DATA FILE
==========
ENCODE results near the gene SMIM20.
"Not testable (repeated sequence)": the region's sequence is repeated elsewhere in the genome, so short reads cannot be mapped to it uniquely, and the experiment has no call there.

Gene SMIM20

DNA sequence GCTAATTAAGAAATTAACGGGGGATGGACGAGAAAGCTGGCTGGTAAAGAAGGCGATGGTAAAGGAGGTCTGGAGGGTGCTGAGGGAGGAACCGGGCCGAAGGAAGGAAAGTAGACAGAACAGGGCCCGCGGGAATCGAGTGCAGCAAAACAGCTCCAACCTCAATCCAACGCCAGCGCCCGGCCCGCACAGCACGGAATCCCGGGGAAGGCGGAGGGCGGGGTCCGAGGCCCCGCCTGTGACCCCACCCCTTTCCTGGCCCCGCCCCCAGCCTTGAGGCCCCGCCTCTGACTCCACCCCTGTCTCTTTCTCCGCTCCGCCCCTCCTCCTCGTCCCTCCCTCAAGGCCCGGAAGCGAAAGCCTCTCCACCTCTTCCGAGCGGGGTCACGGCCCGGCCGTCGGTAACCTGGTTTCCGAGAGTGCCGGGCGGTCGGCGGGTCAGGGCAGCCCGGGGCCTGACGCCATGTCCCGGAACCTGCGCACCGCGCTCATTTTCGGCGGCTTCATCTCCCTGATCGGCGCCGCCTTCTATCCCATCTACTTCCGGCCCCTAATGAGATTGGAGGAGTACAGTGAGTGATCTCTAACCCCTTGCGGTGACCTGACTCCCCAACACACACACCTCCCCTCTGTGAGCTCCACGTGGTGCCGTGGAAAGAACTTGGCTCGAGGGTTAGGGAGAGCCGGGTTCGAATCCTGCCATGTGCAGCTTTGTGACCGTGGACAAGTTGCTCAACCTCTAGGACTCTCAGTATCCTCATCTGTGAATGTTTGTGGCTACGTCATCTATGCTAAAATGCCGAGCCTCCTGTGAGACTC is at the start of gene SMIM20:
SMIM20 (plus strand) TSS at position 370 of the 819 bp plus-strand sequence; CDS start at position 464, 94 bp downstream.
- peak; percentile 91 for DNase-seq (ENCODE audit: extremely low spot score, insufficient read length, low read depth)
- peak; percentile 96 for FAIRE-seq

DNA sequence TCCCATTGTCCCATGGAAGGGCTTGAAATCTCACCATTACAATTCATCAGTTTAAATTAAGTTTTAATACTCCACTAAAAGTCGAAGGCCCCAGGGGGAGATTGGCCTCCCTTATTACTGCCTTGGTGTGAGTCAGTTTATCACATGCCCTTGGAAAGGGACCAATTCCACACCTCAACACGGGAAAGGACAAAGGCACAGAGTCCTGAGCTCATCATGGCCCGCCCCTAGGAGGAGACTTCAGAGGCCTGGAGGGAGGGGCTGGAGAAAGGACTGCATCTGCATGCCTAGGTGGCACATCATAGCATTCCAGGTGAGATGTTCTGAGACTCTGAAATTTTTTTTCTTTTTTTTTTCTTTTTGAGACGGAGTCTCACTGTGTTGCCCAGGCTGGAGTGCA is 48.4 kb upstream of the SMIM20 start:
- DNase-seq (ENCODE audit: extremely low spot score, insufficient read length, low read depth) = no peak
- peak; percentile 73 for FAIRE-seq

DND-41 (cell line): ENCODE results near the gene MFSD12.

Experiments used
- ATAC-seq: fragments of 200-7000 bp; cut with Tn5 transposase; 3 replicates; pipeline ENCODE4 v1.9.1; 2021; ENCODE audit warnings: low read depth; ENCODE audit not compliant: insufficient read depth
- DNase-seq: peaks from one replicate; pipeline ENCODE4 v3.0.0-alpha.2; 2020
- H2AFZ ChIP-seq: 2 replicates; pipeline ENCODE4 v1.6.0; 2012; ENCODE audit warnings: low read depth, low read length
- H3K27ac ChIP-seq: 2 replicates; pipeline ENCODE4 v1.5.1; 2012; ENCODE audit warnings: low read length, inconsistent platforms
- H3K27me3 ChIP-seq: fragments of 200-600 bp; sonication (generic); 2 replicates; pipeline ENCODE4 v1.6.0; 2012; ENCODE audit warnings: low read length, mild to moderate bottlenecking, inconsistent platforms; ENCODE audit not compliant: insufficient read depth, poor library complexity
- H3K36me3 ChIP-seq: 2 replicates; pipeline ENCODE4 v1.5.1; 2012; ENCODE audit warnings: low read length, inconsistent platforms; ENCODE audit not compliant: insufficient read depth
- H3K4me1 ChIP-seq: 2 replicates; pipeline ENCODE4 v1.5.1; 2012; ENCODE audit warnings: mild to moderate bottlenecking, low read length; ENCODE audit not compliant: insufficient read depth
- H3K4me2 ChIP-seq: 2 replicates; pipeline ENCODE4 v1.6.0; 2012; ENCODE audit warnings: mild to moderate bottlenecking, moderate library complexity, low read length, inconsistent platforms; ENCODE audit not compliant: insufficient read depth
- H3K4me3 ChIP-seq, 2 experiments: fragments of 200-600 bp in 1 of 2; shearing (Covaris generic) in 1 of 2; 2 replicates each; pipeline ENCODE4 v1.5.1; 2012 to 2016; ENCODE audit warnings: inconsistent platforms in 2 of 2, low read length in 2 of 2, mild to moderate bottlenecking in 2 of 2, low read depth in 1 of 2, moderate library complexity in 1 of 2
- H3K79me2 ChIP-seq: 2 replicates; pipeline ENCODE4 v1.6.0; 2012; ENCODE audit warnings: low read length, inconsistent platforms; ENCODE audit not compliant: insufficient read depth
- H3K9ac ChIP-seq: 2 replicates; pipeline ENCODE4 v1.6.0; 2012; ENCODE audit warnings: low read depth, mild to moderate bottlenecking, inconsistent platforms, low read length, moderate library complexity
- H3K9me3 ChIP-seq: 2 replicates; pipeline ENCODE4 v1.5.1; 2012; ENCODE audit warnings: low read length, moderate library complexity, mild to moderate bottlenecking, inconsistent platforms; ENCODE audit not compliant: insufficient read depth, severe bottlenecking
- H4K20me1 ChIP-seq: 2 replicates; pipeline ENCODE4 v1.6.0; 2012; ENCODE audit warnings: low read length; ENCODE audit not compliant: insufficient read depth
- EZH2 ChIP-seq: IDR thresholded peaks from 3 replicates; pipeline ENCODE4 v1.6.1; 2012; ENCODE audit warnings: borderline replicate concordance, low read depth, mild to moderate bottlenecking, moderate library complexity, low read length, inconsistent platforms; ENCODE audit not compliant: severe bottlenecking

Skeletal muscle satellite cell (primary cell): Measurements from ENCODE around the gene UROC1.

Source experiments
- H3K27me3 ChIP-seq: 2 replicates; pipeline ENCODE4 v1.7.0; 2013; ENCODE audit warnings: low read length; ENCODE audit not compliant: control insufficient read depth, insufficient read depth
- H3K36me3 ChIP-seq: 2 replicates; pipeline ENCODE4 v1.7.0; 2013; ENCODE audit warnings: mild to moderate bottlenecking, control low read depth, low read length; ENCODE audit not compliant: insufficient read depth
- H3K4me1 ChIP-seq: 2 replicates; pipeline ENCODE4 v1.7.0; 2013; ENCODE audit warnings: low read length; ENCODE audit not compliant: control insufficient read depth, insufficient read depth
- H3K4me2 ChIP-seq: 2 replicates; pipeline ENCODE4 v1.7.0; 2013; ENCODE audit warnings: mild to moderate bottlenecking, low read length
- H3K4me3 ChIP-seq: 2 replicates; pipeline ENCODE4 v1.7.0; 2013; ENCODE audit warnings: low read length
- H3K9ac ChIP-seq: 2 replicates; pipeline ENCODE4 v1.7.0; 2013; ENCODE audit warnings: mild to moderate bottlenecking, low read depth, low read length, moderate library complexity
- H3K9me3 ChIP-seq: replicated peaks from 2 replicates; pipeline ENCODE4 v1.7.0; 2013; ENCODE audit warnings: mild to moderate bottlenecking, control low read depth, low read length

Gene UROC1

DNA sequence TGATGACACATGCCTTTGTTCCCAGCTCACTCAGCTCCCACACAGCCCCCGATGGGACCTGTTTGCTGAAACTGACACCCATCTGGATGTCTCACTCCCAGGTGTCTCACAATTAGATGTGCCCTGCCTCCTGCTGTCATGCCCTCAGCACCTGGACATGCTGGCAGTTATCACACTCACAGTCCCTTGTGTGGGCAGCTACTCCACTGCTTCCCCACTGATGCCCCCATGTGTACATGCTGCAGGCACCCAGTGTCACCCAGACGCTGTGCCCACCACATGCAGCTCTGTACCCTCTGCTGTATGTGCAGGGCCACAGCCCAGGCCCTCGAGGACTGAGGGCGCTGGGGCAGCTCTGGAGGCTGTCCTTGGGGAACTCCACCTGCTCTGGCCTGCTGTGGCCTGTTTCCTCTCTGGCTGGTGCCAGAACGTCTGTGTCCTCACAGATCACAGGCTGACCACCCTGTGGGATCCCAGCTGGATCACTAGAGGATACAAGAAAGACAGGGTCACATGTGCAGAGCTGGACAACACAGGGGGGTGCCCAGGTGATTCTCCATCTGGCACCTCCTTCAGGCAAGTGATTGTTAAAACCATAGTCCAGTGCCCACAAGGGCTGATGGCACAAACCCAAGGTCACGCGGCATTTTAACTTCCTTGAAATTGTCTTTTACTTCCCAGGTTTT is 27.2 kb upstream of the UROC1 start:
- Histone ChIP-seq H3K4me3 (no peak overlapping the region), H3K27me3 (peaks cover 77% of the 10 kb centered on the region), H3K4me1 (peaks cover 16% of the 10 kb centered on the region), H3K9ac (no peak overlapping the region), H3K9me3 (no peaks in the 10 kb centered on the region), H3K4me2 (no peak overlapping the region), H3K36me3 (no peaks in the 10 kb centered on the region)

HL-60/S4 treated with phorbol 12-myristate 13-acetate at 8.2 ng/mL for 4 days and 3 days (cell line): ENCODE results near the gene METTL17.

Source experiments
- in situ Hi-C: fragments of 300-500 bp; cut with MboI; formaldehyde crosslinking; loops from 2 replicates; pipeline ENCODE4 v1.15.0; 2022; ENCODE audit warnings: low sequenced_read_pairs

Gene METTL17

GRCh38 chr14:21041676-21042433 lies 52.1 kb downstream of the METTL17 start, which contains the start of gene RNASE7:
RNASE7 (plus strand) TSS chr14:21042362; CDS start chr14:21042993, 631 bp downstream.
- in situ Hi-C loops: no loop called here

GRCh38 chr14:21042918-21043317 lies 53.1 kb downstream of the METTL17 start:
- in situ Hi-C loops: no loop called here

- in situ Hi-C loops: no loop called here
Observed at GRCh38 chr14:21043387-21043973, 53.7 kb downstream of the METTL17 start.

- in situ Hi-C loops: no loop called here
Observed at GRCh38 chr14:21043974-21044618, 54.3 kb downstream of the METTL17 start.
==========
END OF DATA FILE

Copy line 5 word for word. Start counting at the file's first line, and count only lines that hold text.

SMIM20 (plus strand) TSS at position 370 of the 819 bp plus-strand sequence; CDS start at position 464, 94 bp downstream.